Hydrogen is characterized by much wider flammability limits, which means we can go to much leaner combustion. And as a result, we can burn at much lower flame temperatures and that's better for reducing NOx emissions. Going leaner means burning fuel with an excess of air in the engine. Using something like gasoline, lean burn emits far fewer hydrocarbons. Doing it with hydrogen also delivers cleaner emissions. While NOx is a pollutant, hydrogen combustion produces up to 90% less nitrogen oxide than kerosene.

Challenges of Water Vapor Emission from Hydrogen Aircraft

So while burning hydrogen isn't technically as clean as using it inside a fuel cell, it's still a huge improvement over jet fuel. Unfortunately, like any radically new idea, there are other potential byproducts of the process that aren't fully yet understood. NOx is one of the main emissions we need to consider, but the aviation community is also asking themselves and the community in general, what about all the water vapor emissions?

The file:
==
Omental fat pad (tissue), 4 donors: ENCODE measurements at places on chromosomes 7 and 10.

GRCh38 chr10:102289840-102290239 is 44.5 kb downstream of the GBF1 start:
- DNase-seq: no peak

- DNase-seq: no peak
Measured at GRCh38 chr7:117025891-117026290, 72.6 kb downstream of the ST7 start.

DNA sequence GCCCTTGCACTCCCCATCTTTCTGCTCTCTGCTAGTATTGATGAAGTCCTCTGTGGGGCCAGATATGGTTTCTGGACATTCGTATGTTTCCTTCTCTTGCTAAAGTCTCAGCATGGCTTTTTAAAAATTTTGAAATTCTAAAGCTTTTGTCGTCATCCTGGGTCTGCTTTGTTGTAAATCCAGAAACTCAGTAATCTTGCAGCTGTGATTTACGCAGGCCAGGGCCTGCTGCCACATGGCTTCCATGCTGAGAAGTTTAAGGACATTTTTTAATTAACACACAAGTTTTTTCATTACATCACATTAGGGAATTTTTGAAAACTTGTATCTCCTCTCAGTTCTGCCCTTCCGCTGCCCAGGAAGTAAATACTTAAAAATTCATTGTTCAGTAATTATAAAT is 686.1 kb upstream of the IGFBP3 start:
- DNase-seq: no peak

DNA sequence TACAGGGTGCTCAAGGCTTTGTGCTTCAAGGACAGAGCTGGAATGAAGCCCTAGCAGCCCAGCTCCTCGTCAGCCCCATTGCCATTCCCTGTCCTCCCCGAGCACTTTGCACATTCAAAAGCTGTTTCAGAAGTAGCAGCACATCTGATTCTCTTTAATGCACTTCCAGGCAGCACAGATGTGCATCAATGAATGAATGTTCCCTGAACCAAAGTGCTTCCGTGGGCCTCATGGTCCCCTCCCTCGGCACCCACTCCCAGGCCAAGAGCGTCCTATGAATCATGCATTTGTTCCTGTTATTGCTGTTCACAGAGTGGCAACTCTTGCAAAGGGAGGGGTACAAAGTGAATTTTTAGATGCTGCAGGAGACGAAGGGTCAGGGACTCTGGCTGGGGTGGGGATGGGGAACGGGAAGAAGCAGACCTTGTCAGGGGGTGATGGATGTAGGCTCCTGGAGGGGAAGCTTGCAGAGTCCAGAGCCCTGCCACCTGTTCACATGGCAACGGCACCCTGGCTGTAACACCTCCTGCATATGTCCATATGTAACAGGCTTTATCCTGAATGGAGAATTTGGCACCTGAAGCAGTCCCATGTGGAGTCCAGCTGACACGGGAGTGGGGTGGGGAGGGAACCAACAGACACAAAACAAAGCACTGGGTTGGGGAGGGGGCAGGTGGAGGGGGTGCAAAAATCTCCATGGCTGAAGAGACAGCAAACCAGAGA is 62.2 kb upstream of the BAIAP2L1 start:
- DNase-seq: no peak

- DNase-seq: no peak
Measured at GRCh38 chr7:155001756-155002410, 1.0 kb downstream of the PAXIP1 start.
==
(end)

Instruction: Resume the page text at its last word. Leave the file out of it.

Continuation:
And some studies have shown, albeit(although) there's still a large degree of uncertainty about it, that contrails and cirrus clouds that may be induced from contrails could contribute to global warming about four times the amount than CO2 does. We know that if we are going to be burning hydrogen, we are going to produce a much larger amount of water vapor emissions. And if we are going to be producing a much larger amount of water vapor emissions, then the propensity for contrail formation is also going to increase.

Despite all these challenges, hydrogen is being taken seriously by the broader industry. Companies like Universal Hydrogen and ZeroAvia are gaining the attention of investors looking for viable and eventually profitable solutions.

Airbus 380 Bets on Hydrogen to Deliver Zero-Emission Jets

Industry giant Airbus wants to introduce a hydrogen-powered passenger aircraft by 2035. Recently announced Airbus to use A380 to retrofit a gas-guzzling Superjumbo with a hydrogen-burning engine. The modified aircraft will add a fifth engine, adapted for hydrogen, and will be mounted on the rear fuselage. The A380 is the largest passenger aircraft in existence, so it offers plenty of room to store 400 kilograms of hydrogen.

A Video Demonstration of Airbus 380 ZEROe on Hydrogen Technology